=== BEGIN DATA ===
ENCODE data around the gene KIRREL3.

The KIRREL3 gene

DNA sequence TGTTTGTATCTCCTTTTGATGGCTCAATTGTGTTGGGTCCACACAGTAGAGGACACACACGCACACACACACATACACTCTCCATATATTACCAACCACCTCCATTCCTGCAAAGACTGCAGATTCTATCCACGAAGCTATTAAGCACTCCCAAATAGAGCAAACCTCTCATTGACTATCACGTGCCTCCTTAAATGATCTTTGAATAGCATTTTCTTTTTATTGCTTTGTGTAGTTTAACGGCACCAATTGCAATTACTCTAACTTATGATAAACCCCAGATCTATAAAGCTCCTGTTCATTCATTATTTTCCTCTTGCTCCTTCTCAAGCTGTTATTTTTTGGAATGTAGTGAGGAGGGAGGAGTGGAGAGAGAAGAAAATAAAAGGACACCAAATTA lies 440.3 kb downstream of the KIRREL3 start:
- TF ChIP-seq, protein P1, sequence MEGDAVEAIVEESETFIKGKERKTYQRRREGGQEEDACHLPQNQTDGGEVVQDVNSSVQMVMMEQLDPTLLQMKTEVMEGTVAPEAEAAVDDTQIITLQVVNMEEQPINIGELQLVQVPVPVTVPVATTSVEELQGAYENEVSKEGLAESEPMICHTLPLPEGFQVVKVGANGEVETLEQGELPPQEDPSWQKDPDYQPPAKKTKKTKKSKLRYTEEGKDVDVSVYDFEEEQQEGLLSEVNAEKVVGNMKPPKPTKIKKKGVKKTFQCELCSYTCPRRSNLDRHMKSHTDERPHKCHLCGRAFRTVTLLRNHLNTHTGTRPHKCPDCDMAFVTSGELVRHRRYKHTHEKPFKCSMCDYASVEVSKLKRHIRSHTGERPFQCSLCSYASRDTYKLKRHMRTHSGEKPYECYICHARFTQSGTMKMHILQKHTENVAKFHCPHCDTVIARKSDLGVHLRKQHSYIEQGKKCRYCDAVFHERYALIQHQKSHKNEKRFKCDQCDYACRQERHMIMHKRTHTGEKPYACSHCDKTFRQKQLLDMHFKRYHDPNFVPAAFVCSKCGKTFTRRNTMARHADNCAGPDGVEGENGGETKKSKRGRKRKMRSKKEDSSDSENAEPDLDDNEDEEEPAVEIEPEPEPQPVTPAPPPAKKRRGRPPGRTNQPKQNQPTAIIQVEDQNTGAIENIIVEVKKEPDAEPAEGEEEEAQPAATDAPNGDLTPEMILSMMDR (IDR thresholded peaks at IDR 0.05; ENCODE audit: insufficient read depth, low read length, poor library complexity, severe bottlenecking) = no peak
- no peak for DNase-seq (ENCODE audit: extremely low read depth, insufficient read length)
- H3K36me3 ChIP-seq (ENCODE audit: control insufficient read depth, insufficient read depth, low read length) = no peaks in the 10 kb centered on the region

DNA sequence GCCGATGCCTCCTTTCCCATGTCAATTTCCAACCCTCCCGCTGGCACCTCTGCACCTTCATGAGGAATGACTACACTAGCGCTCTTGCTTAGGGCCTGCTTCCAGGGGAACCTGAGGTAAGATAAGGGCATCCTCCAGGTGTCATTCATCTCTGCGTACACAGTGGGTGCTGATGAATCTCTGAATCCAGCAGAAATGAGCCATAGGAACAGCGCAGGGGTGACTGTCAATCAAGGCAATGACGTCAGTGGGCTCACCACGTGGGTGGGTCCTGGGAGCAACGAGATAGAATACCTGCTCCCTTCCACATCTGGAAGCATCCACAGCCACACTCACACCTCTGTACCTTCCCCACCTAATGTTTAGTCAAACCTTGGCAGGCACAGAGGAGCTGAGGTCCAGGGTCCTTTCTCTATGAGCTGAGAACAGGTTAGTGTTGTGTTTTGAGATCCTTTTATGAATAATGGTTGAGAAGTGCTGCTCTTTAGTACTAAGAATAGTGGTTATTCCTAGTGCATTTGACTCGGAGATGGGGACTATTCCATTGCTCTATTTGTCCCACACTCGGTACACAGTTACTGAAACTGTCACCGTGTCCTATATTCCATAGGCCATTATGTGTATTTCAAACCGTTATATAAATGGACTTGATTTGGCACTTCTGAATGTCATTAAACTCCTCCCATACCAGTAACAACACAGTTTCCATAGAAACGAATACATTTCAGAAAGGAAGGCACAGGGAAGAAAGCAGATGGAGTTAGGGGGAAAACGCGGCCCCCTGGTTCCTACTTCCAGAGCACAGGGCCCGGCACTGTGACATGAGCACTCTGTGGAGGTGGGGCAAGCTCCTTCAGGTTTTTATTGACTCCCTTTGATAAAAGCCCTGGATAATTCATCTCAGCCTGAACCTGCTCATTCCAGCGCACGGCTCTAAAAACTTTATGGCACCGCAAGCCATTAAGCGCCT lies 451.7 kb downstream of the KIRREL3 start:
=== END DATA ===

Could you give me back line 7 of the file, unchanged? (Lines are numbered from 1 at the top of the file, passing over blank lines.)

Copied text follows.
DNA sequence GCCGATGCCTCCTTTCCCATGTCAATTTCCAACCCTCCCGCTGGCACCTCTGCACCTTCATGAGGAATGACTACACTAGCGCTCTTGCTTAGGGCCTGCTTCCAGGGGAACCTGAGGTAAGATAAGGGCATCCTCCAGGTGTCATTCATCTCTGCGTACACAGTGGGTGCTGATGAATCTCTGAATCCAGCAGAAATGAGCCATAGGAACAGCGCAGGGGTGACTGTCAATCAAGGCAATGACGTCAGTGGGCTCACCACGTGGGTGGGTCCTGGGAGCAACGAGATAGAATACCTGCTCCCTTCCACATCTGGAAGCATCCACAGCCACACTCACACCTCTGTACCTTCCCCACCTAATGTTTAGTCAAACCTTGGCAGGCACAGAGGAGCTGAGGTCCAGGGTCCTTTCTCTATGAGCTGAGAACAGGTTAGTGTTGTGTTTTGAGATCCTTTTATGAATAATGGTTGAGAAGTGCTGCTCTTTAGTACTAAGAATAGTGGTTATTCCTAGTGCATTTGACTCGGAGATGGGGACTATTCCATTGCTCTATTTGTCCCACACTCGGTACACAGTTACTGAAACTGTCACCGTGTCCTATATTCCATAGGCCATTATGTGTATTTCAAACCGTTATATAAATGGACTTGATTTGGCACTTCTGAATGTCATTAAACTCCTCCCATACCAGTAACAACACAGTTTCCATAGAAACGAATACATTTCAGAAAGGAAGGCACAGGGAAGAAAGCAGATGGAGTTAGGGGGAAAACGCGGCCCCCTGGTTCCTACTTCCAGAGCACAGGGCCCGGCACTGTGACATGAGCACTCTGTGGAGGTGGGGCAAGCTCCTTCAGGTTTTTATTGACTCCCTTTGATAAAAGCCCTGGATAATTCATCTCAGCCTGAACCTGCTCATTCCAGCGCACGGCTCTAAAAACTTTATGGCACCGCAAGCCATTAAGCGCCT lies 451.7 kb downstream of the KIRREL3 start: